Ireland’s Health Service Executive (HSE) is refusing to say why concerns about Mother and Baby Home were never reported to the Minister for Health.

As early ago as 2012 senior members of staff at the HSE were told about the “shockingly” high number of children who had died at the Tuam and Bessborough Mother and Baby Homes.

Notes from a telephone call between assistant director of Children and Family Service, Phil Garland, and head of the medical intelligence unit, Davida De La Harpe, show the pair thought the issue needed to go, “all the way up to the minister”.

The two civil servants also thought what they were hearing was so serious it needed a full public inquiry

“It is more important to send this up to the minister as soon as possible... with a view to an inter-departmental committee and a fully fledged, fully resourced forensic investigation, and state inquiry,” the two concluded.

Nuns supervising in Tuam Mother and Baby Home.

Nuns supervising in Tuam Mother and Baby Home.

In the same year a report into the Bessborough Mother and Baby Home found that 500 babies and young children died in the home’s care over a 19-year period.

The finding came to 50 pages in total and recorded in diligent detail the names, sexes, ages and illnesses of the hundreds of kids who passed away.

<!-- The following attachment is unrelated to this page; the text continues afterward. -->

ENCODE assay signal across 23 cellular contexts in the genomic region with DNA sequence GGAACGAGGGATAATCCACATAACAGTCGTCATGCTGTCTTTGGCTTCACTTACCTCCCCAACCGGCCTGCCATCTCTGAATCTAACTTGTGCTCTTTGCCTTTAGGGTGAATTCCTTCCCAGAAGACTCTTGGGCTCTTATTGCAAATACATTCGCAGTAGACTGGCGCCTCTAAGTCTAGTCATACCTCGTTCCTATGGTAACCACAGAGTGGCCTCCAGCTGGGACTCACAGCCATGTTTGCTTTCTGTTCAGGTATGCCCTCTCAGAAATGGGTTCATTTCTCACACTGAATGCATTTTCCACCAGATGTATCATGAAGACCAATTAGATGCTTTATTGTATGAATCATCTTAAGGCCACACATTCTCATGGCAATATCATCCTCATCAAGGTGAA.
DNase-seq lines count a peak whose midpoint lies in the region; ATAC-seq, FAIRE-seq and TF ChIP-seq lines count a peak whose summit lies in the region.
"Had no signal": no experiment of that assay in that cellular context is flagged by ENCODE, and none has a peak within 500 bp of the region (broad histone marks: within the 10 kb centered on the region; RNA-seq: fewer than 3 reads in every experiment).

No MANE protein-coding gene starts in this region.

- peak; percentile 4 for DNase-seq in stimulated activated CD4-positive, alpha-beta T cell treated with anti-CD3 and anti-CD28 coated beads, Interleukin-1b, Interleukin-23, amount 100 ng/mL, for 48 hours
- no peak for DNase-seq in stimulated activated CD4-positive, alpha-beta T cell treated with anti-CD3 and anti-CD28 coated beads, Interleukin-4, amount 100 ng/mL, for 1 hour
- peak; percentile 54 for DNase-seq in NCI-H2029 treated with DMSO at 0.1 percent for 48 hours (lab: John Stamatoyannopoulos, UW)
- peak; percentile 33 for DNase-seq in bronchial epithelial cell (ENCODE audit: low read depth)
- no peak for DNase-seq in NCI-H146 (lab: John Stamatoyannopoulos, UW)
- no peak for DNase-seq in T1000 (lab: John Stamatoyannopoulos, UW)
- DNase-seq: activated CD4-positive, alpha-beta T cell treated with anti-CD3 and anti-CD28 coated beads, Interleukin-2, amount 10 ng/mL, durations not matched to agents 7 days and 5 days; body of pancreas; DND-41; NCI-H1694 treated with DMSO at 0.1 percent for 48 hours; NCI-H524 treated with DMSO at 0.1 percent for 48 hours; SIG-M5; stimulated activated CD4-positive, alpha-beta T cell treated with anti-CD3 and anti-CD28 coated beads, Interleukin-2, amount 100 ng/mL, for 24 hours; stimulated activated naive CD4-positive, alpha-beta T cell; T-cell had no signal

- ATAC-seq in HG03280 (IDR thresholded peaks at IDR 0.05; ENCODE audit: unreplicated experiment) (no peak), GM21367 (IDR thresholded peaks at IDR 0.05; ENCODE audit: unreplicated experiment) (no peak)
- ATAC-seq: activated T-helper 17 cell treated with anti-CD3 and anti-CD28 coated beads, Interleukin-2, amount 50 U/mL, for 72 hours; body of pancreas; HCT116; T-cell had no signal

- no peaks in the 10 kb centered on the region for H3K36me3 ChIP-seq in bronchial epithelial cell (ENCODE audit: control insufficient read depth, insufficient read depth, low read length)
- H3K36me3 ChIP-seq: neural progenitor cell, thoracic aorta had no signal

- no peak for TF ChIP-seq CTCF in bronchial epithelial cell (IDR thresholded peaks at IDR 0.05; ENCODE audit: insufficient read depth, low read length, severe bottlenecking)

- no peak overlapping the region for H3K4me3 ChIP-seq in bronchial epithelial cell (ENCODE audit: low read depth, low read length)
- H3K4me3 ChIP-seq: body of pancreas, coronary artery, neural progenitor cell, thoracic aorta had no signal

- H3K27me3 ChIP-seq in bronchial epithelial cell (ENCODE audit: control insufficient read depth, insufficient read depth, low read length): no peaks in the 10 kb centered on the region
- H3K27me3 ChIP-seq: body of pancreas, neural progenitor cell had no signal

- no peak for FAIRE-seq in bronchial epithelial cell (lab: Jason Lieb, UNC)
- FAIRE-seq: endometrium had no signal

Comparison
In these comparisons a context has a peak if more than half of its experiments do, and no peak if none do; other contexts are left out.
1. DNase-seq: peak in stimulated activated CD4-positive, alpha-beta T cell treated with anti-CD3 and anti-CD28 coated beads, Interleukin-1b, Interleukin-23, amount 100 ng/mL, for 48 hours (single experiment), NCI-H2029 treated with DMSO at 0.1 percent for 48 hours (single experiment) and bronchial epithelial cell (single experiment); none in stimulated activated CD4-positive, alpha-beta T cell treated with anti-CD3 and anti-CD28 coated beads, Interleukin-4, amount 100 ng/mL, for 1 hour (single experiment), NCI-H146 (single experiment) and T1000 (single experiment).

Read more: Babies’ bodies finally excavated at Tuam Mother and Baby home

Ultimately, however, the report did not find its way to the desk of the then-Minister for Health, Dr James Reilly. A request by that the department reveal the most senior member of staff made aware of the scandal has gone unanswered.

The current Minister for Children, Katherine Zappone, earlier this year said it was a “pity” that the Department for Health hadn’t begun an investigation into the scandal of Irish Mother and Baby Homes sooner.

Irish Minister for Children, Kathleen Zappone.

Irish Minister for Children, Kathleen Zappone.

“The HSE is currently liaising with the Commission in relation to the disclosure of all documentation relevant to their work,” it told the Irish Examiner.

“In that regard and in the interest of ensuring that the HSE does not inappropriately encroach upon the work of the Commission, we are providing all relevant materials and documents directly to the Commission at this time.”

In March the news of the mass graves found on the site of the Tuam Mother and Baby Home shocked Ireland and reverberated around the world.

H/T: Irish Examiner

Nuns, mothers and babies at the Bon Secour Home in Tuam.WikiCommons